This public garden was originally Hammersmith Cemetery, founded in 1869, where there were 83,197 recorded burials. The cemetery is now closed for burials and the old graves grassed over. The monuments that remain are unsafe, so stick to the paths and do not climb on them.
At the circular flower bed turn left and leave the cemetery via Margavine Road. Turn left and cross at the traffic island, continuing into Claybrook Road. At the end of the road, enter Charing Cross Hospital by the Claybrook Gate.
Walk straight ahead, passing the Mental Health Unit on your right: to the right is first a lawn, with the weather vane of the old Fulham Infirmary, and then a paved area with seating Festival of Britain planters, Turn right across the front of the hospital.
Leave the hospital through the water garden, where the sculpture, Reclining Figure, is by Henry Moore.
Charing Cross Hospital was built from 1969 to 1973 on the site of the old Fulham Infirmary, built in 1884. The hospital has a café, restaurant and accessible toilets. Going past the front of the hospital on a mound to the left near the road is a sculpture by Tappeo Koper. Further on, to the right, there is a garden a storey below the road with another sculpture, Horse and Rider by Robert Clatworthy.
Outside the hospital, turn right along Fulham Palace Road. At the end of the block, on the corner with St Dunstan's Road, is the distinctive Maggie's Centre.
Maggie's Cancer Caring Centres provide practical, emotional and psychological support to anyone living with cancer and their families and friends. Maggie's London Centre was designed by Lord Rogers and the garden was designed by Dan Pearson. The centre opened in April 2008 and was the first of its kind in England.
Retrace your steps to the pedestrian crossing and cross Fulham Palace Road. Turn left and then right down Parfrey Street. The houses on the left-hand side of the street, beginning half way down, are half-houses: they look like full-size houses but there are two front doors in each porch. Some have the original front doors (with coloured glass) and the original tiles in the porch. At the end turn left, past the cycle hire station in Manbre Road, then right into Colwith Road, where you will be facing a block of flats called Thames Reach. Go right and left to pass this and come onto the Thames Path.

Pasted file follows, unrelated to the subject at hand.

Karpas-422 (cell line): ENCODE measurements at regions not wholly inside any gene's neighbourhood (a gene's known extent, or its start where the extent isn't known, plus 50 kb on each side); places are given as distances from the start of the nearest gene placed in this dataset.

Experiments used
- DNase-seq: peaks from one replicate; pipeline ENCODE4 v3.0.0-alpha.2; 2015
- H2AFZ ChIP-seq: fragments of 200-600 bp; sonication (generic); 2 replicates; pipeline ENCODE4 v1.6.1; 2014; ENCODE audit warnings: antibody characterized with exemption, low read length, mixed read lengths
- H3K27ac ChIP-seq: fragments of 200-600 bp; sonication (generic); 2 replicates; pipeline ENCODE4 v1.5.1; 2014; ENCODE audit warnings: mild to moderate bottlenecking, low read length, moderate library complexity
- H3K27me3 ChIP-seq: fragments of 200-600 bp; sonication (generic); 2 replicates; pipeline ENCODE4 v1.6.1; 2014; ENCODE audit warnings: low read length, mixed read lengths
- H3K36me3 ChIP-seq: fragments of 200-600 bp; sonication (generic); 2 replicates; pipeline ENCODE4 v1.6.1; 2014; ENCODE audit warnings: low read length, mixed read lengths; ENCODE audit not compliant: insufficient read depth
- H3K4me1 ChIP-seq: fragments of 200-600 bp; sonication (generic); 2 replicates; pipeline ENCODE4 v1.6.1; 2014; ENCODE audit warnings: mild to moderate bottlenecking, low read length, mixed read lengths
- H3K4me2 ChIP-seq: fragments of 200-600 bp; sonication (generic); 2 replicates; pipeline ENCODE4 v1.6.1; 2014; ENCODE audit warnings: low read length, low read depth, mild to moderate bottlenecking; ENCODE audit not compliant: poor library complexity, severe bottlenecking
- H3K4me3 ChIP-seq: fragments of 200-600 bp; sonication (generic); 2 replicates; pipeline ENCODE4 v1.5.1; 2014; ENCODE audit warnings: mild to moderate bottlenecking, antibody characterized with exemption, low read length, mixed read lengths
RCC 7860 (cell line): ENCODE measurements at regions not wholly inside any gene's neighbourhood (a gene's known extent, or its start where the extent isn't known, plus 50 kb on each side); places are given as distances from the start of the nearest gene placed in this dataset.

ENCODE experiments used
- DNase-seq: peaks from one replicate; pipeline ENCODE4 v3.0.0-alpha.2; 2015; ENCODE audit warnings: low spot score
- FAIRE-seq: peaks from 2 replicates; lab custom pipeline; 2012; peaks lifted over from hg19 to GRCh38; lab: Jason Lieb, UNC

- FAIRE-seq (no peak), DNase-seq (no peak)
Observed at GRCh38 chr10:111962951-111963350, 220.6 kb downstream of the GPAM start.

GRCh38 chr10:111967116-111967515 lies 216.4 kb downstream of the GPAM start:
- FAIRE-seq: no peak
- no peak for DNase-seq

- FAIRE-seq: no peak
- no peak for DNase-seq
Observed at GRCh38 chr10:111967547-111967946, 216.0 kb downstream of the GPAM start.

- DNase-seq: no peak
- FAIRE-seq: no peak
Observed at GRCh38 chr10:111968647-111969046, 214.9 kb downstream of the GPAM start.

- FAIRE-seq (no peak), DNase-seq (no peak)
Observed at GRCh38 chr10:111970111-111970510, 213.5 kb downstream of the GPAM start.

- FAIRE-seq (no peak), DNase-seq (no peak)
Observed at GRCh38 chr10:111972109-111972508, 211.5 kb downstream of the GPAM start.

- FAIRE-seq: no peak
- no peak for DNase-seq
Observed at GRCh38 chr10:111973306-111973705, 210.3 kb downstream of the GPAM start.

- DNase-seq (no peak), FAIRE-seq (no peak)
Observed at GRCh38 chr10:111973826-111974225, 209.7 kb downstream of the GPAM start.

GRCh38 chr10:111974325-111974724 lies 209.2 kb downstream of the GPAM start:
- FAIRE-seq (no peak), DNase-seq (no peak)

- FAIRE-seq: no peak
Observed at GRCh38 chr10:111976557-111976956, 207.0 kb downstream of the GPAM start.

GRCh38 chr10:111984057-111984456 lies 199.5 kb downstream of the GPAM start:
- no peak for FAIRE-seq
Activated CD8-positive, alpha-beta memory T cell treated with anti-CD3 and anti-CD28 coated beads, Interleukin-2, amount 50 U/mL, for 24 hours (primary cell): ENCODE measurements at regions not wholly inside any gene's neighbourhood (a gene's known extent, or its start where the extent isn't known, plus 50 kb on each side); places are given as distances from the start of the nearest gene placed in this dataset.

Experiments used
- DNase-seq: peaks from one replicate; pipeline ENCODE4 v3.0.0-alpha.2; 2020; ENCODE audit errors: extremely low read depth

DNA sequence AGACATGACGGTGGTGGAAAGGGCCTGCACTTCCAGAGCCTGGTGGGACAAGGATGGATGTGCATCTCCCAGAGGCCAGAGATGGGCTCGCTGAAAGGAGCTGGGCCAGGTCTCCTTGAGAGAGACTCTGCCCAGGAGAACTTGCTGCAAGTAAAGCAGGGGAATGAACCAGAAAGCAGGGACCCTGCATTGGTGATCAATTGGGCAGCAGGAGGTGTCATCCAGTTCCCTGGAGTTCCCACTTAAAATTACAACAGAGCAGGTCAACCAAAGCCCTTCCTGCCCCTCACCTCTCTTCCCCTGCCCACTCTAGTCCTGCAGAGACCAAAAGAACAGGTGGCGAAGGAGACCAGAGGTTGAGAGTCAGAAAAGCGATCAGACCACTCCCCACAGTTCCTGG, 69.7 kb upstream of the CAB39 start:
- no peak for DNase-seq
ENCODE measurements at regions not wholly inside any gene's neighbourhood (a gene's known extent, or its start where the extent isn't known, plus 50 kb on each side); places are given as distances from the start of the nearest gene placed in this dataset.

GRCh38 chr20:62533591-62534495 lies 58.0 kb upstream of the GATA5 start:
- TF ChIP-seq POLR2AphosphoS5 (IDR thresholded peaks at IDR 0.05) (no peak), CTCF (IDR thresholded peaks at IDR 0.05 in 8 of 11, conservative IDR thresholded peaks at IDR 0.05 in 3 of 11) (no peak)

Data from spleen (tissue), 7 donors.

Turn right and follow the Thames Path towards Hammersmith Bridge. One day you will no doubt be able to follow the path all the way to the bridge. For the present, you have to turn right just after Fulham Reach Boat Club, then left into Crisp Road, passing Café Plum, and then left to regain the Thames Path.
Continue on the Thames Path to Hammersmith Bridge.Go up the footpath beside the bridge, walk along and under the flyover, and into St Paul's Green.
To end the walk at Hammersmith underground station (District and Piccadilly Lines), cross at the lights opposite the church door and again at the lights leading towards Smollensky's Diner.
On the opposite bank is the old Harrods Furniture Depository, where people working in the colonies would store their furniture until they returned to Britain. It has recently been converted to flats.
Hammersmith Bridge istThe second bridge to stand on the site, it was built by Joseph Bazalgette in 1887, and has been repainted in the original colours.
St Paul's Green was landscaped in 1998, linking the Thames to Hammersmith Broadway via a tree-lined broadwalk. What remains of the walled churchyard around St Paul's Church (1882) has flowering cherries and an old oak.
The baroque front of Smollensky's is the original front of Bradmore House (another villa, like Normand House), which dates from 1709 and was restored in 1993. This wall served as the front wall of the tram depot, later used for buses. The rest of the building is a reconstruction.
To join the walk at Hammersmith underground station, follow signs from the District and Piccadilly line platforms to Talgarth Road. From the ticket barrier, go past the escalator, Tesco Metro on the left , and follow signs to Smollensky's Diner in Bradmore Square. If using the lift, turn left after the ticket barrier and follow signs to Talgarth Road. Turn right at Tesco Metro and follow signs to Smollensky's. Cross the road at the traffic lights to St Paul's Church.